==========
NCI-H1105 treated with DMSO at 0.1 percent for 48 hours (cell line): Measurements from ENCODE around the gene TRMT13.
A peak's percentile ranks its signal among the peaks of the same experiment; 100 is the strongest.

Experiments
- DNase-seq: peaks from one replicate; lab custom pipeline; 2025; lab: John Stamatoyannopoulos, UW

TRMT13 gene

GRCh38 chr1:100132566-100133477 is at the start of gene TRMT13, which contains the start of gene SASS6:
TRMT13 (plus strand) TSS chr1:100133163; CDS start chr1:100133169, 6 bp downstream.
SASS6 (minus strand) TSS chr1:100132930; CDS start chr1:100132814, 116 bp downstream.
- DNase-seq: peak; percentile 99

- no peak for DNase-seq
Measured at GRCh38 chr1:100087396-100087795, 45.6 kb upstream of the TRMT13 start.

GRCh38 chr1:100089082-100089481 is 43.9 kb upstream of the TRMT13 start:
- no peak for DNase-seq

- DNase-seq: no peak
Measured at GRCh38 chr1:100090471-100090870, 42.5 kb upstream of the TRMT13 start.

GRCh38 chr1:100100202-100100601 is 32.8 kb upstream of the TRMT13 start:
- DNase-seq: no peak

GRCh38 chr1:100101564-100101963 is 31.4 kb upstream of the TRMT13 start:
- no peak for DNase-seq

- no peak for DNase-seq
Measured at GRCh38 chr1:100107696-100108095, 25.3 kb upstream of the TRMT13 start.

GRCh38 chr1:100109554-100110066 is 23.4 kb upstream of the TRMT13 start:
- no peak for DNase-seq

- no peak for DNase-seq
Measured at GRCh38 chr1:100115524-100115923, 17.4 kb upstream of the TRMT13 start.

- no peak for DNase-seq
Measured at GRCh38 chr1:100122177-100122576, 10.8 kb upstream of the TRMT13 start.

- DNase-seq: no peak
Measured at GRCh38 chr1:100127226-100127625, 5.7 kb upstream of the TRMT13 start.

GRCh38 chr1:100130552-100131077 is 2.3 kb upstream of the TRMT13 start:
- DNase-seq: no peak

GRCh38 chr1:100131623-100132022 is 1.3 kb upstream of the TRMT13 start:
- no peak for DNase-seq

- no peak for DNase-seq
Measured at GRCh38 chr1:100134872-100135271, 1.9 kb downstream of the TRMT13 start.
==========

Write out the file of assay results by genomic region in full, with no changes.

NCI-H1105 treated with DMSO at 0.1 percent for 48 hours (cell line): Measurements from ENCODE around the gene TRMT13.
A peak's percentile ranks its signal among the peaks of the same experiment; 100 is the strongest.

Experiments
- DNase-seq: peaks from one replicate; lab custom pipeline; 2025; lab: John Stamatoyannopoulos, UW

TRMT13 gene

GRCh38 chr1:100132566-100133477 is at the start of gene TRMT13, which contains the start of gene SASS6:
TRMT13 (plus strand) TSS chr1:100133163; CDS start chr1:100133169, 6 bp downstream.
SASS6 (minus strand) TSS chr1:100132930; CDS start chr1:100132814, 116 bp downstream.
- DNase-seq: peak; percentile 99

- no peak for DNase-seq
Measured at GRCh38 chr1:100087396-100087795, 45.6 kb upstream of the TRMT13 start.

GRCh38 chr1:100089082-100089481 is 43.9 kb upstream of the TRMT13 start:
- no peak for DNase-seq

- DNase-seq: no peak
Measured at GRCh38 chr1:100090471-100090870, 42.5 kb upstream of the TRMT13 start.

GRCh38 chr1:100100202-100100601 is 32.8 kb upstream of the TRMT13 start:
- DNase-seq: no peak

GRCh38 chr1:100101564-100101963 is 31.4 kb upstream of the TRMT13 start:
- no peak for DNase-seq

- no peak for DNase-seq
Measured at GRCh38 chr1:100107696-100108095, 25.3 kb upstream of the TRMT13 start.

GRCh38 chr1:100109554-100110066 is 23.4 kb upstream of the TRMT13 start:
- no peak for DNase-seq

- no peak for DNase-seq
Measured at GRCh38 chr1:100115524-100115923, 17.4 kb upstream of the TRMT13 start.

- no peak for DNase-seq
Measured at GRCh38 chr1:100122177-100122576, 10.8 kb upstream of the TRMT13 start.

- DNase-seq: no peak
Measured at GRCh38 chr1:100127226-100127625, 5.7 kb upstream of the TRMT13 start.

GRCh38 chr1:100130552-100131077 is 2.3 kb upstream of the TRMT13 start:
- DNase-seq: no peak

GRCh38 chr1:100131623-100132022 is 1.3 kb upstream of the TRMT13 start:
- no peak for DNase-seq

- no peak for DNase-seq
Measured at GRCh38 chr1:100134872-100135271, 1.9 kb downstream of the TRMT13 start.